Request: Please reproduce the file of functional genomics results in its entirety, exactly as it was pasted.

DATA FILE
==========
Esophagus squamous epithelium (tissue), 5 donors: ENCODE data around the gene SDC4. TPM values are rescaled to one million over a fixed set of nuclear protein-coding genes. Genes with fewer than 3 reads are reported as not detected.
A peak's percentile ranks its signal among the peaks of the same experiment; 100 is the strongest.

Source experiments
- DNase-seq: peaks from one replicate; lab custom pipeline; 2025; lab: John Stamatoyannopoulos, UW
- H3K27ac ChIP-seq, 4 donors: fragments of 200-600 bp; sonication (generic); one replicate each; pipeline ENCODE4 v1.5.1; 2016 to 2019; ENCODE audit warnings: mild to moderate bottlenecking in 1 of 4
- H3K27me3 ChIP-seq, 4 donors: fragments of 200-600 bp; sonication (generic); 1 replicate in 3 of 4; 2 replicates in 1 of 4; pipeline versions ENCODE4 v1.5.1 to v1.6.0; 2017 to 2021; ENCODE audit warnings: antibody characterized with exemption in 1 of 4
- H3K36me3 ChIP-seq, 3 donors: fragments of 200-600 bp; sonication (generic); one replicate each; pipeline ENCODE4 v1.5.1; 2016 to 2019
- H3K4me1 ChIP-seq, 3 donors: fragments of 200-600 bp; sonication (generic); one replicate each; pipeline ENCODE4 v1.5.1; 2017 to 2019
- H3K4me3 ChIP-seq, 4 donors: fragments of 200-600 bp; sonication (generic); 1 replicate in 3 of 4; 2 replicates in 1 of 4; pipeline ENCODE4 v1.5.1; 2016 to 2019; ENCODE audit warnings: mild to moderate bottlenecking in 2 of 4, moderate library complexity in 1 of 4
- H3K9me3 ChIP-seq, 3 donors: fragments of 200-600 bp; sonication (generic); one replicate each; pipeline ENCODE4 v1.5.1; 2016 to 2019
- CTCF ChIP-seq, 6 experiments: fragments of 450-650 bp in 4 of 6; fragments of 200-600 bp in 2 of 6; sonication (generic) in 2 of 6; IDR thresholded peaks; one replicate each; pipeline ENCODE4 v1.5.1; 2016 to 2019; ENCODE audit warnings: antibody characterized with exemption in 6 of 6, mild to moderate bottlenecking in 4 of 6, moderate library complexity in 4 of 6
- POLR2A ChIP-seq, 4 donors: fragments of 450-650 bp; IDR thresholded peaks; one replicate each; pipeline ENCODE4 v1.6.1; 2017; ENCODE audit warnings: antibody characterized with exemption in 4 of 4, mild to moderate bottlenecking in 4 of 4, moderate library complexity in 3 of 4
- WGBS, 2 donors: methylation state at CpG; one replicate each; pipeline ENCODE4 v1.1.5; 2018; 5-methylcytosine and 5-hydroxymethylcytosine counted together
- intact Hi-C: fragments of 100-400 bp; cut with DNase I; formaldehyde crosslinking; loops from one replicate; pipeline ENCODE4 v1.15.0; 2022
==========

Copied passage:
Esophagus squamous epithelium (tissue), 5 donors: ENCODE data around the gene SDC4. TPM values are rescaled to one million over a fixed set of nuclear protein-coding genes. Genes with fewer than 3 reads are reported as not detected.
A peak's percentile ranks its signal among the peaks of the same experiment; 100 is the strongest.

Source experiments
- DNase-seq: peaks from one replicate; lab custom pipeline; 2025; lab: John Stamatoyannopoulos, UW
- H3K27ac ChIP-seq, 4 donors: fragments of 200-600 bp; sonication (generic); one replicate each; pipeline ENCODE4 v1.5.1; 2016 to 2019; ENCODE audit warnings: mild to moderate bottlenecking in 1 of 4
- H3K27me3 ChIP-seq, 4 donors: fragments of 200-600 bp; sonication (generic); 1 replicate in 3 of 4; 2 replicates in 1 of 4; pipeline versions ENCODE4 v1.5.1 to v1.6.0; 2017 to 2021; ENCODE audit warnings: antibody characterized with exemption in 1 of 4
- H3K36me3 ChIP-seq, 3 donors: fragments of 200-600 bp; sonication (generic); one replicate each; pipeline ENCODE4 v1.5.1; 2016 to 2019
- H3K4me1 ChIP-seq, 3 donors: fragments of 200-600 bp; sonication (generic); one replicate each; pipeline ENCODE4 v1.5.1; 2017 to 2019
- H3K4me3 ChIP-seq, 4 donors: fragments of 200-600 bp; sonication (generic); 1 replicate in 3 of 4; 2 replicates in 1 of 4; pipeline ENCODE4 v1.5.1; 2016 to 2019; ENCODE audit warnings: mild to moderate bottlenecking in 2 of 4, moderate library complexity in 1 of 4
- H3K9me3 ChIP-seq, 3 donors: fragments of 200-600 bp; sonication (generic); one replicate each; pipeline ENCODE4 v1.5.1; 2016 to 2019
- CTCF ChIP-seq, 6 experiments: fragments of 450-650 bp in 4 of 6; fragments of 200-600 bp in 2 of 6; sonication (generic) in 2 of 6; IDR thresholded peaks; one replicate each; pipeline ENCODE4 v1.5.1; 2016 to 2019; ENCODE audit warnings: antibody characterized with exemption in 6 of 6, mild to moderate bottlenecking in 4 of 6, moderate library complexity in 4 of 6
- POLR2A ChIP-seq, 4 donors: fragments of 450-650 bp; IDR thresholded peaks; one replicate each; pipeline ENCODE4 v1.6.1; 2017; ENCODE audit warnings: antibody characterized with exemption in 4 of 4, mild to moderate bottlenecking in 4 of 4, moderate library complexity in 3 of 4
- WGBS, 2 donors: methylation state at CpG; one replicate each; pipeline ENCODE4 v1.1.5; 2018; 5-methylcytosine and 5-hydroxymethylcytosine counted together
- intact Hi-C: fragments of 100-400 bp; cut with DNase I; formaldehyde crosslinking; loops from one replicate; pipeline ENCODE4 v1.15.0; 2022